9 perks of living in a tourist hotspot!
Emma Young studies French and Events Management at Leeds Beckett University. She is currently spending her year abroad in France, working as a Language Assistant with the British Council. Living only ten minutes from the Chateau de Versailles, she is well qualified to tell us what it's like to live in a tourist hotspot!
Thanks to living on the outskirts of Manchester for most of my life, moving to Versailles for my year abroad fiercely emphasised some unadulterated differences in my new location. And I use the word ‘differences’, by no means, in a pejorative sense.
In my hometown of Heywood, the closest ‘tourist attractions’ reside about an hour away, by car, in the form of a football stadium of your choice (I’m Manchester city if you were curious).
However, after moving into my new home and ‘google-mapping’ my surrounding area, it interested me to know that the Chateau de Versailles was an astoundingly mere 10 minute walk away.
After living in Versailles for several months now, I can list, with confidence, certain satisfying perks which come with living in a place where a world renowned tourist attraction is in such close proximity.
1. The View
Versailles itself is indisputably picturesque but it doesn’t hurt to have 721,206 square feet of regal Palace and 230 acres of majestic gardens to feast your eyes upon. An added (personal) extra is that I can behold this masterpiece from my own bedroom window - waking up and catching a glimpse of a historical masterpiece every day is so surreal and truly humbling.
Since tourists come, literally, by the trainload, it’s a benefit to have the sufficient amount of transport to cater for them and then some! Three train stations, and numerous buses offer an abundance of destinations for those visiting Versailles – all the while accommodating its inhabitants too!
3. Local knowledge
One perk of staying an extended amount of time in a place where others go just for a night or two is that, after seeing its main attraction, you can explore further and see places that may get overlooked by seasonal tourists. Who knew that a world famous Palace also shares its patch of earth with a not-so-world-famous pool bar, and excellent indie cinema.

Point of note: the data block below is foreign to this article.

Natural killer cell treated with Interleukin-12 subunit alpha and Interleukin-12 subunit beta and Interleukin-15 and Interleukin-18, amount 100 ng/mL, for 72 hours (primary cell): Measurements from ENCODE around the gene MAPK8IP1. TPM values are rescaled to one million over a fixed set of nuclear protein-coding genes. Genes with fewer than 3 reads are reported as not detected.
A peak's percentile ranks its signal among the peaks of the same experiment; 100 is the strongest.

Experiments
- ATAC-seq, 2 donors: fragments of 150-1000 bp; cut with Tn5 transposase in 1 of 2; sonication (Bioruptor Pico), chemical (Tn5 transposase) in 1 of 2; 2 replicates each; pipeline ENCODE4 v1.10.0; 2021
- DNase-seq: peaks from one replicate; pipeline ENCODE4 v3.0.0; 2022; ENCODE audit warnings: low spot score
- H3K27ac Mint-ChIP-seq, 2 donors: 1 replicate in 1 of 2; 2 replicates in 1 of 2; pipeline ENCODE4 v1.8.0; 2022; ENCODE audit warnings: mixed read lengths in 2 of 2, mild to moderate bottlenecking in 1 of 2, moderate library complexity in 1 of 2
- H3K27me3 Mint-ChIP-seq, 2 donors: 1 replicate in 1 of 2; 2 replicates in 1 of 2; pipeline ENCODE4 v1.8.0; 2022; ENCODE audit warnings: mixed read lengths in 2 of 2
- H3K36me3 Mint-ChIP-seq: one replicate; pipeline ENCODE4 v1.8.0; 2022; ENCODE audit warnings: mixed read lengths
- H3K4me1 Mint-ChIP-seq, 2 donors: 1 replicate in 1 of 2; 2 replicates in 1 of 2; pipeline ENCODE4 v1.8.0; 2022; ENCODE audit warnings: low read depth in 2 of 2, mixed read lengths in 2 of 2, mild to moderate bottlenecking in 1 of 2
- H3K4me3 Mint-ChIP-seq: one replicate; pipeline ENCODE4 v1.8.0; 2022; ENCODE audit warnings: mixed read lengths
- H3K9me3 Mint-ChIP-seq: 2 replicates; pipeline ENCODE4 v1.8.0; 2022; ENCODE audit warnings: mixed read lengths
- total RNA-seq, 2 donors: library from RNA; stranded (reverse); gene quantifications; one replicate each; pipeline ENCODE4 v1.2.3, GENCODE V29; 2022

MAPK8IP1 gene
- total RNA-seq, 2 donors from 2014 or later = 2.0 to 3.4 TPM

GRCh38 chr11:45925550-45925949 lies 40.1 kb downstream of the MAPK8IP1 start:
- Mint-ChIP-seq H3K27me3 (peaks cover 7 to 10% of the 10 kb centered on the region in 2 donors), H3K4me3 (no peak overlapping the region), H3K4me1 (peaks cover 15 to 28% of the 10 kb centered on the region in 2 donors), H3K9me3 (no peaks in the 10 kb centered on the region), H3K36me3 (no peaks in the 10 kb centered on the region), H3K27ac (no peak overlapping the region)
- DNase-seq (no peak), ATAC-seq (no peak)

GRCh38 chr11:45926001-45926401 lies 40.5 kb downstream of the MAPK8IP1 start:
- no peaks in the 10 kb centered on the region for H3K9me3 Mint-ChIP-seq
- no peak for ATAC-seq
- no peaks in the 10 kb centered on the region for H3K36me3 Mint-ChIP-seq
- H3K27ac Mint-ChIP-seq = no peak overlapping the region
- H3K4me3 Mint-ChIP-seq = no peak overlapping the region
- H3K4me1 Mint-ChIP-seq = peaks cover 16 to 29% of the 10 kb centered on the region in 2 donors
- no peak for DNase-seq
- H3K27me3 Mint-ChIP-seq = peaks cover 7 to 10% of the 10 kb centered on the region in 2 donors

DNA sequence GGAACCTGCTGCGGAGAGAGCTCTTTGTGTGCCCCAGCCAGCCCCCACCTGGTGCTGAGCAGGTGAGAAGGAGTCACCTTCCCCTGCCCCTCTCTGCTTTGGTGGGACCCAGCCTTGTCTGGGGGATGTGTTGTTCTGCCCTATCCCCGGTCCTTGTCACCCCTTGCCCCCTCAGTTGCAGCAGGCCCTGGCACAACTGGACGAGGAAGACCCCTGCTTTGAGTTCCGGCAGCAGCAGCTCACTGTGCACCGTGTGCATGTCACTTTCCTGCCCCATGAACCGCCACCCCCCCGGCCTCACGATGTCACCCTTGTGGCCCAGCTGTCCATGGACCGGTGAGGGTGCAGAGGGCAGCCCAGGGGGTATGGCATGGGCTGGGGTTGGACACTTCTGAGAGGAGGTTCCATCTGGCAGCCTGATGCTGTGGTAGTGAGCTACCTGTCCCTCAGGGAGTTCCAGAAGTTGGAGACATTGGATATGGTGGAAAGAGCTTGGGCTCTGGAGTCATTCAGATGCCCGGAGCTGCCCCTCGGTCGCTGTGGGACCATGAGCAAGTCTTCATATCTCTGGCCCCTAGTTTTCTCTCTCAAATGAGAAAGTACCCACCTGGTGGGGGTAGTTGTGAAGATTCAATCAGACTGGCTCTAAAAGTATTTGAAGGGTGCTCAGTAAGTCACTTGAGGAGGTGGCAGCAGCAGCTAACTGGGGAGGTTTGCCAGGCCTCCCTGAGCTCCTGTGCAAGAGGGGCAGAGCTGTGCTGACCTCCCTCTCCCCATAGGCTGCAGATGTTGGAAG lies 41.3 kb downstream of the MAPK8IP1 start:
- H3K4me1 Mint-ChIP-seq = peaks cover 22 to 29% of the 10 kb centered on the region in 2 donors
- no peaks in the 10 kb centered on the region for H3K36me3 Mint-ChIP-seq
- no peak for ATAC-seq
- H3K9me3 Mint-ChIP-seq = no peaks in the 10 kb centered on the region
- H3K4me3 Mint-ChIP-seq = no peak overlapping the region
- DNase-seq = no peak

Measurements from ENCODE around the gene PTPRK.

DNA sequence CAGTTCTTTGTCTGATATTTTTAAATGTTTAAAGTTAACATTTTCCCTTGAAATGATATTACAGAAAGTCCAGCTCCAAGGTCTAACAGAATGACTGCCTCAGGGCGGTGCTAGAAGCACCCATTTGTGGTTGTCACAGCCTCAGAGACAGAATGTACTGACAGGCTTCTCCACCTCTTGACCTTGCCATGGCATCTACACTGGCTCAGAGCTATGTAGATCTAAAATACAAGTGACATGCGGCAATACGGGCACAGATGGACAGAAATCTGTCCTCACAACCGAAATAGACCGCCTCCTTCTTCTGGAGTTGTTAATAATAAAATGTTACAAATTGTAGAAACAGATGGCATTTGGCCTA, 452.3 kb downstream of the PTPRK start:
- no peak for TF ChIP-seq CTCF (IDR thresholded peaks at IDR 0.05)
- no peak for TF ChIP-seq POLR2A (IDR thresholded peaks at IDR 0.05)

4. Everyday amazing
In stark contrast to my preceding point, the aspects of these towns that make them so ‘tourist worthy’ become aspects of everyday life for its residents. Here, I draw on the Versailles markets as a perfect example. 4 times a week (especially the 2 days over the weekend) tourists flock to this vibrant and brilliantly bustling ‘Place du Marché’ to buy fresh and local produce from friendly, authentic vendors. Whereas visitors have this as a one off experience; it can be a staple part of my weekly regime.
5. Good Samaritan
Although in point 3 I may have insinuated a segregation from tourists, I actually do try to make it my duty to help the ones in need (even if their need is simply directions to ‘La Gare’). Many a weekend has passed where I’ve seen struggling tourists simultaneously operating ‘mapping’ and ‘translating’ apps in a desperate effort to find a street with an unpronounceable name. The signs are relatively recognisable and I always help because I like to think, if the tables were turned, someone would return the favour. (I also do it for the small amount of self-satisfaction I gain from being the good guy. Some heroes wear capes and fight crime – others open their SNCF app and strive to have every tourist make their train on time.)